“My background with 6R80 Mustangs started with my car in 2014. I installed a CPR turbo kit and was racing the car a lot. As we started to push the stock engine and trans to 800 wheel horsepower my tuner Sai Li and I started to notice some of the shifting was not as we wanted it. So, I ordered Exedy Clutches and a billet intermediate shaft. This would be my first 6R80 build and the start of a very exciting venture with this transmission,” he explained. “I have had transmission training in the past through Mercedes Benz as I am a 12-year, Master Certified Mercedes Benz technician. So I built my trans and continued to push my combo. At this point I was building all my friends transmissions for their cars. I proceeded to build an engine and crank up the power. We got my car at this point to a best of 8.21 at 169 MPH. Now a couple years later I have been building 6R80s for the Mustang community all over the country and have seen many failures come across my bench.”
Along the way to becoming a 6R80 guru, Brett began to see a couple of the usual suspects when people did push the envelope a bit too far.
“Seeing many failures of the first gear one-way clutch (sprag) and forward planetary and wanting to push my car future and add more power I got in contact with Daniel Otway of Bluestreak Performance in Australia, as he has already been in development of the planetary for his personal car,” Brett said. “Within a month he sent me a billet planetary and one-way clutch to test in my car. I immediately installed it and went to the track. We turned my car up as much as possible and started getting very aggressive with trans tuning and converter lock-up. The results were outstanding. My car, at a 3,650-pound race weight, went 7.93 at 176 MPH and has now had over 90 8.1x-second passes and faster on this trans with zero failures.”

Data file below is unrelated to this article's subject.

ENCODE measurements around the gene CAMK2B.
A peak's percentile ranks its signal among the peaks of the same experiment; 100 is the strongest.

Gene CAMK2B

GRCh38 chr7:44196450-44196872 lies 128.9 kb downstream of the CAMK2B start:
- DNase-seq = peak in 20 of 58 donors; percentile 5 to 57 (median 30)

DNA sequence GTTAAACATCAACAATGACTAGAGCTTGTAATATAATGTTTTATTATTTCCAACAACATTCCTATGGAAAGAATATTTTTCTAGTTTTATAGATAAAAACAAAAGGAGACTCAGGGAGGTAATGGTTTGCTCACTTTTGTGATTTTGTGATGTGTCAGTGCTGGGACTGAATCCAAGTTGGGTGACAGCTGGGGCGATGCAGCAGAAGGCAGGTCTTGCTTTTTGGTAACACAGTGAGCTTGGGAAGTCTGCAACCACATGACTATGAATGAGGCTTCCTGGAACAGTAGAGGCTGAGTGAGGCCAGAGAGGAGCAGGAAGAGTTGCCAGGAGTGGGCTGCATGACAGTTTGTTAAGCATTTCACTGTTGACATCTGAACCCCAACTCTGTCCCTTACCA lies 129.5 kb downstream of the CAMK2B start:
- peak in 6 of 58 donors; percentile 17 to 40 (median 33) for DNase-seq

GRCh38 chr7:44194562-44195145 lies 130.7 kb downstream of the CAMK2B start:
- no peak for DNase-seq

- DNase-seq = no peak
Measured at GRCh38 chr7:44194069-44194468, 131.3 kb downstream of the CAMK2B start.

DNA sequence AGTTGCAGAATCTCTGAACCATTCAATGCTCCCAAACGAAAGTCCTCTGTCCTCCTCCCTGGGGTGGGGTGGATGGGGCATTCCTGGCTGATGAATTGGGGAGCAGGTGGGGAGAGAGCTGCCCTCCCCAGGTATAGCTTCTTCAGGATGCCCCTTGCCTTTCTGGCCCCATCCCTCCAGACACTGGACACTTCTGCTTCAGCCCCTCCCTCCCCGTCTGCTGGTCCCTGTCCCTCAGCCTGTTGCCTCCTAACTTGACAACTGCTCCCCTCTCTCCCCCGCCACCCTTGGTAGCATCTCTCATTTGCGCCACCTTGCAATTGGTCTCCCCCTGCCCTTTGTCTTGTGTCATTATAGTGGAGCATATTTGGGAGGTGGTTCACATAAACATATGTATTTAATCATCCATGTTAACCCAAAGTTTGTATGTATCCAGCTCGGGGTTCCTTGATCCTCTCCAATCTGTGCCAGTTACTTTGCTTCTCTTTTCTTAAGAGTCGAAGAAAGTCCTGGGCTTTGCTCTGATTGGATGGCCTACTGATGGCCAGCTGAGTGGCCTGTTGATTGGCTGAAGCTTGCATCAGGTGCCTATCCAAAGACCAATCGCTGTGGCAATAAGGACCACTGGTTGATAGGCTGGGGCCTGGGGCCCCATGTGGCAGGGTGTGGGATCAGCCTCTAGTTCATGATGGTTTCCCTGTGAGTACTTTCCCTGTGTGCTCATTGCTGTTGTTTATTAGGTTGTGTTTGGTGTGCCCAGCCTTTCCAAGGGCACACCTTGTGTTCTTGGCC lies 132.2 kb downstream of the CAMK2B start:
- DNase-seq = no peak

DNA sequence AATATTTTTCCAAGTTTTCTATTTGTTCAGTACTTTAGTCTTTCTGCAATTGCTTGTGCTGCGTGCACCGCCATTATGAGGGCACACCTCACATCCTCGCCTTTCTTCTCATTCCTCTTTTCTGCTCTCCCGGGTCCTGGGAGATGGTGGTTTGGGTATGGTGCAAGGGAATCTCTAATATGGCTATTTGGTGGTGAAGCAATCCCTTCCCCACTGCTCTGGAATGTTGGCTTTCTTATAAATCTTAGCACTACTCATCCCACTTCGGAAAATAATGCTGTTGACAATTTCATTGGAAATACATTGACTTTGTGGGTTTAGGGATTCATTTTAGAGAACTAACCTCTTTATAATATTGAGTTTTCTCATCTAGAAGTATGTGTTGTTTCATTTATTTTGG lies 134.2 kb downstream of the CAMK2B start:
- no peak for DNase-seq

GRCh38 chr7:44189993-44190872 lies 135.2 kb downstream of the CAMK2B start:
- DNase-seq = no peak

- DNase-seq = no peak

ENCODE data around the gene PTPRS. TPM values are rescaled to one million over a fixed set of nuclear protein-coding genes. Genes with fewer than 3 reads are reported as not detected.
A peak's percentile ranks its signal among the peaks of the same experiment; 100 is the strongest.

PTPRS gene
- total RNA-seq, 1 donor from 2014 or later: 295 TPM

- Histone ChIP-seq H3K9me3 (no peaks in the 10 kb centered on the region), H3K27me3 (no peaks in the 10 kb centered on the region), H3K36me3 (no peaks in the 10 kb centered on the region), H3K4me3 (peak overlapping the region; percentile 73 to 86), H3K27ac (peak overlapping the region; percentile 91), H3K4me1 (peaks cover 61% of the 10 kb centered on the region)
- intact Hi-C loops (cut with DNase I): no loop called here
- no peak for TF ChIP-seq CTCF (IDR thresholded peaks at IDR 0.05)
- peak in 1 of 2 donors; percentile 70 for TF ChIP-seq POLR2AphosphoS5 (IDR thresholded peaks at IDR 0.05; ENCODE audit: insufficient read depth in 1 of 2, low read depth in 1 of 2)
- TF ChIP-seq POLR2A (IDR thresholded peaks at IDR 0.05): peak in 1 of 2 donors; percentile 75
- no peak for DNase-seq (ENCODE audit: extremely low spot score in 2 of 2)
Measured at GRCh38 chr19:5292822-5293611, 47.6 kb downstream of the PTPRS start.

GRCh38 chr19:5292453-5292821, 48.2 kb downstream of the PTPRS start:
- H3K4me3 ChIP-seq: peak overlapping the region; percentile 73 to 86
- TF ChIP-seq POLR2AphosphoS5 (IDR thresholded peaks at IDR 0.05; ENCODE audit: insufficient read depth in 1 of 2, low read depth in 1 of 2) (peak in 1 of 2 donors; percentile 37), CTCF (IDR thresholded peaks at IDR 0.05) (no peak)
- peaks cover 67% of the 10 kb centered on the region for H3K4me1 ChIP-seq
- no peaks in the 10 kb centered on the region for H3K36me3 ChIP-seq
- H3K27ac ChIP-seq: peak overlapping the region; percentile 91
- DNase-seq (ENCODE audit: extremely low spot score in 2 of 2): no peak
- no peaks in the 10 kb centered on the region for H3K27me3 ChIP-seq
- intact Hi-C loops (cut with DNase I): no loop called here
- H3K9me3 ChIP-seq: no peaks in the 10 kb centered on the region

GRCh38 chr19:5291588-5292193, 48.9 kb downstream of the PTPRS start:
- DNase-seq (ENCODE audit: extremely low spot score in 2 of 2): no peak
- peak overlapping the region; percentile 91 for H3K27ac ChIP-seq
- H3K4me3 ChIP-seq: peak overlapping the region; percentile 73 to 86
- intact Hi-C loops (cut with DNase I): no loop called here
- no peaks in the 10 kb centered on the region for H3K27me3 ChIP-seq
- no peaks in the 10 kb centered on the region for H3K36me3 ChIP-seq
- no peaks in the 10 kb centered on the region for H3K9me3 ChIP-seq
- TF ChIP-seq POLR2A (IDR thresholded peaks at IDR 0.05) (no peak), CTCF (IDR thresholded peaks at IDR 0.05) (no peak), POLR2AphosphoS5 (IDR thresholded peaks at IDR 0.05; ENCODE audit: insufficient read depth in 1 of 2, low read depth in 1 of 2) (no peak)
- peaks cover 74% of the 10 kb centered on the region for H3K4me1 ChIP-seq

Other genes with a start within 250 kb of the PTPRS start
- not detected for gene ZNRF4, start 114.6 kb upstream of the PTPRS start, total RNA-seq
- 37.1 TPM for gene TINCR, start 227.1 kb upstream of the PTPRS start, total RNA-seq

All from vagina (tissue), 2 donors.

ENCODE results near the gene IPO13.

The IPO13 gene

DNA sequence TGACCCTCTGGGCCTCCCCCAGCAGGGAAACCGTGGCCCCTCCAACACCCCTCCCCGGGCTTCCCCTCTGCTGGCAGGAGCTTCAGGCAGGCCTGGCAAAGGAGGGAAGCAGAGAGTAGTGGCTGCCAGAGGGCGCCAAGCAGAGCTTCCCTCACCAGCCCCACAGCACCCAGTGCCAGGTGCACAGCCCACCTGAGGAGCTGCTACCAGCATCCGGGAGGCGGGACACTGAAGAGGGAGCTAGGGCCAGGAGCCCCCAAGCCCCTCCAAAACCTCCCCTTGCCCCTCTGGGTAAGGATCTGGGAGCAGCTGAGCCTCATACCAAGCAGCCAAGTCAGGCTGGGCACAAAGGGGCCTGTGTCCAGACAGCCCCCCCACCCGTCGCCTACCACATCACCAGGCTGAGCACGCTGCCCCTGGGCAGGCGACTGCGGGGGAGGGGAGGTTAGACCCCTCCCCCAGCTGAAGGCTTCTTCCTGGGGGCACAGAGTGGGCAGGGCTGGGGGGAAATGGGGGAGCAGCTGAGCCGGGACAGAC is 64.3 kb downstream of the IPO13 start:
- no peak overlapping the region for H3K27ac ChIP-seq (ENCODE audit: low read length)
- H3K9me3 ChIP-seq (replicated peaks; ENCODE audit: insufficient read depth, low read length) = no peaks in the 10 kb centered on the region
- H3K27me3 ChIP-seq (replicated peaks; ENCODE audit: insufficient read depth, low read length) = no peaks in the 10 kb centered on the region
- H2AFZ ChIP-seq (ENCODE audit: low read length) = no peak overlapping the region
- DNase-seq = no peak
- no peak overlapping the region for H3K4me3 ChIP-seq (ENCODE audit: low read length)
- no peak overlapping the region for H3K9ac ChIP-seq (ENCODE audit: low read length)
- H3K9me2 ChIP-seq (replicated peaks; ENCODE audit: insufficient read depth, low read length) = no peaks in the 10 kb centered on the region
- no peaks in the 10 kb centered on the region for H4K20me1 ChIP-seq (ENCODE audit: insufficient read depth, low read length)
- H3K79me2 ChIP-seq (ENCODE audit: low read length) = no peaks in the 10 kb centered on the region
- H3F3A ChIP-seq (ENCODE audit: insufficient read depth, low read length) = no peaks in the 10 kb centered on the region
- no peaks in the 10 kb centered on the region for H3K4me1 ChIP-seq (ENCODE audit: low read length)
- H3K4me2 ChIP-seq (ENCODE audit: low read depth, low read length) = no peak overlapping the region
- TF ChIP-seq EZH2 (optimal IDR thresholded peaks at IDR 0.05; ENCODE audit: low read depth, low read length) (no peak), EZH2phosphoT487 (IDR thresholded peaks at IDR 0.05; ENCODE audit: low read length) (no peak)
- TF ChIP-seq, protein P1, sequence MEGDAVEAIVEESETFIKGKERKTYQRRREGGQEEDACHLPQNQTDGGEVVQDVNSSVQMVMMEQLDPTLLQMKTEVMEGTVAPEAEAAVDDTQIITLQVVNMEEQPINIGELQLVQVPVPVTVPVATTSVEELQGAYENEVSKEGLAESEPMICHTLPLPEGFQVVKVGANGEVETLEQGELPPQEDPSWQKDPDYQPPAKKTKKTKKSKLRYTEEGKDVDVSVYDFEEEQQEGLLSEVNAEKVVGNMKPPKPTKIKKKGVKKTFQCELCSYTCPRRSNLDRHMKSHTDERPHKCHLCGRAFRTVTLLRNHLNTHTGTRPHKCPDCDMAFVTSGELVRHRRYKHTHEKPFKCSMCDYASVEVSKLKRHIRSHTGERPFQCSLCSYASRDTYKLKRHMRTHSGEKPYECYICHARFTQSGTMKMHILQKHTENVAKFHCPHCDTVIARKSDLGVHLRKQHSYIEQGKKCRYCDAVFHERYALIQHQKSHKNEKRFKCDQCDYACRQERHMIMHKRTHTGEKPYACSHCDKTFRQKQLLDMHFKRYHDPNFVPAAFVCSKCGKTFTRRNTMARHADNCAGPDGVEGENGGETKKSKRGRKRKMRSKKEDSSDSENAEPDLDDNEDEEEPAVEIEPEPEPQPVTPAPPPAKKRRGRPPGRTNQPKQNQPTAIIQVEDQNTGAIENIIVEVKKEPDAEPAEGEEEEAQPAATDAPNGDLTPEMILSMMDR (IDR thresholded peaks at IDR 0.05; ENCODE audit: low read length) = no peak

The result is that Brett now incorporates these parts into his transmission builds and offers them for sale to those who want to fortify their own six-speed automatics. Either way your transmission should be strong enough for almost anything you have in store.
Born of building his own 6R80 transmission, Brett LaSala has become a go-to builder for big-power six-speed owners. The typical rebuild includes upgraded friction materials, steels, and a billet intermediate shaft. These start at $2,000, but if your are pushing four digits, you’ll need to add the upgraded First-gear one-way clutch and a billet forward planetary.
“Now that we have my car in the sevens and with no trans failures, we are going to be adding more power and see how far it can go in an actual 3,650-pound street car,” Brett enthused. “It is a very exciting time for the 6R80 transmission. As there are aftermarket controllers now and swaps are possible. You can truly have the best of both worlds — a perfectly stock driving street car with six speeds and a lock-up converter that can go the track and run 7-second passes all day long with no issues.”
Even better is the stronger transmission will still behave like the stock transmission when the tuning calls for it, so you can run it worry-free even if your ’Stang doesn’t run sevens. For more on these billet-bolstered 6R80 six-speed automatics, you can reach out to Bret via email or his Facebook page.